The problem that we had in both Vietnam and Afghanistan can be summed up in one sentence:
"We are creating enemies faster than we can kill them".
There ARE better ways of dealing with "the enemy" than are more traditional methods, and Greg Mortenson has written two books about how to do it> Simply put, education is the answer:
During the Vietnam war, the Viet Cong studied American literature.
The U.S. Army taught G.I.s how to peel potatoes.
Maureen Dowd's column this morning explains what went wrong in Afghanistan:
Awash in grief and anger, we invaded Afghanistan after 9/11 to hunt down Osama bin Laden and punish the Taliban for letting him turn a maze of caves into a launching pad to attack America.
But, despite the lessons the Soviets learned in 10 hard years there fighting ghostly warriors who disappeared into the mountains, American officials and generals never absorbed this simple fact: Even the battles we won, we lost in a way. As we grasped for our own revenge, what kind of revenge quest did we inspire in those who watched daisy cutter bombs rain hellfire or a wedding party disintegrate in a flash from an American airstrike? How many enemies have we spawned trying to help Afghanistan?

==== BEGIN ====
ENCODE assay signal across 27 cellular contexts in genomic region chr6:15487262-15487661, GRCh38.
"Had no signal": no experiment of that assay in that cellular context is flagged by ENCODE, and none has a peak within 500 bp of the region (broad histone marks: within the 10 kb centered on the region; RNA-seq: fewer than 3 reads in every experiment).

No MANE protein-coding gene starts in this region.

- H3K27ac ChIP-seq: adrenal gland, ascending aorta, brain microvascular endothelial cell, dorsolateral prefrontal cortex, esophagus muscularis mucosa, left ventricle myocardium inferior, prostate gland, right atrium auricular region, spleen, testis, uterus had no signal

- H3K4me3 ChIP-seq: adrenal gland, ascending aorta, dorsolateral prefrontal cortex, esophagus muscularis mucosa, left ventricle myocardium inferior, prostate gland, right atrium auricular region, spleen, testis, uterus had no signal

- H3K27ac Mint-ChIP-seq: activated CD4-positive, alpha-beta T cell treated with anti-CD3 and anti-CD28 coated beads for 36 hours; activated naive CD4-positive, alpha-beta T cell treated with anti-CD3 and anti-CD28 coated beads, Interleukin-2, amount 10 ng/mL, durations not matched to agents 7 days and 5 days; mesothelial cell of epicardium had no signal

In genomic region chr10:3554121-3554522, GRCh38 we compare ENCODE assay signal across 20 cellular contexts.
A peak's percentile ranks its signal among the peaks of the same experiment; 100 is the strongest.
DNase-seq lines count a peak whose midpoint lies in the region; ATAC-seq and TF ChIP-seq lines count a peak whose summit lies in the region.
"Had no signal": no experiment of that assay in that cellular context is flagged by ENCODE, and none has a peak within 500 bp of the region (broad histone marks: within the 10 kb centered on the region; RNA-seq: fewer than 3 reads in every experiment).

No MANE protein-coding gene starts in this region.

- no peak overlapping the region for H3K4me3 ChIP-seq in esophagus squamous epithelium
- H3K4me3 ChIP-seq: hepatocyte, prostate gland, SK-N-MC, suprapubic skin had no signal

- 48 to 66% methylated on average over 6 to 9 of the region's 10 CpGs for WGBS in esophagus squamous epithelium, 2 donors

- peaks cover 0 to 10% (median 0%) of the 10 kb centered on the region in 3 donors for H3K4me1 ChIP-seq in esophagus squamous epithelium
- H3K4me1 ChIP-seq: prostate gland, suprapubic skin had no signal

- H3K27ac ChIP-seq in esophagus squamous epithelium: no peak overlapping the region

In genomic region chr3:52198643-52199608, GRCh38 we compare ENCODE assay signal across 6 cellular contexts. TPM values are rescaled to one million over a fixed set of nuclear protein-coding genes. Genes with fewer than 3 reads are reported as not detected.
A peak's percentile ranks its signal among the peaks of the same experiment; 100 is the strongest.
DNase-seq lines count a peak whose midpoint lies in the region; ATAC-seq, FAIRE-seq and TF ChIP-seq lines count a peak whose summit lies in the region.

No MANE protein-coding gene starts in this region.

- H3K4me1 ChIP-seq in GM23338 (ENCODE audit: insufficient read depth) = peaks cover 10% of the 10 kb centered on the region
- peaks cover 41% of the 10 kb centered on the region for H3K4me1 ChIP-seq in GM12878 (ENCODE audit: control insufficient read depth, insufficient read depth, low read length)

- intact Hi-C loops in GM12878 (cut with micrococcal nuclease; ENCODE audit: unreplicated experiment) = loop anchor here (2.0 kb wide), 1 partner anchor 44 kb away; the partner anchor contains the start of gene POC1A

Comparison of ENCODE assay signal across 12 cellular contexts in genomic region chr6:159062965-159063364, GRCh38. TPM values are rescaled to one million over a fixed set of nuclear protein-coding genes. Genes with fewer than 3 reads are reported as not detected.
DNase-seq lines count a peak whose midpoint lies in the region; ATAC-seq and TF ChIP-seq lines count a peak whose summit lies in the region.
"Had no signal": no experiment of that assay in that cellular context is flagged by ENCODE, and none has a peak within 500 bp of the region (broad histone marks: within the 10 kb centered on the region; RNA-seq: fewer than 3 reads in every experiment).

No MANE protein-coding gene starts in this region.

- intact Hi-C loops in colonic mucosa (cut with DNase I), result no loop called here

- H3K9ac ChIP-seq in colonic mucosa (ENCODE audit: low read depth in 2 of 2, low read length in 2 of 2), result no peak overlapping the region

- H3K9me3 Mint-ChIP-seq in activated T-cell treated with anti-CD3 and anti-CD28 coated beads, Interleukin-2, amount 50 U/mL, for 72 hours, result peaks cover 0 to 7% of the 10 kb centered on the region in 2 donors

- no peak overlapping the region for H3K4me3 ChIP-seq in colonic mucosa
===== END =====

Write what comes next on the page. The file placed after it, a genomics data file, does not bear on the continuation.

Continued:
Taliban leaders say Americans have all the clocks, but they have all the time.
As with Vietnam, many of those in charge knew for a long time that the war was unwinnable, but they hid the evidence, giving rosy forecasts while burning through $2.2 trillion and hundreds of thousands of lives.
Joe Biden has carried a card for the last 12 years with the exact number of American troops killed in Iraq and Afghanistan. He spoke of his late son, Beau, his “North Star,” who was deployed to Iraq.
“I’m the first president in 40 years who knows what it means to have a child serving in a war zone,” he said.
Hopefully, our experience in Afghanistan will be the graveyard of America’s propensity to believe it can do whatever it wants with its military, without thinking through the consequences.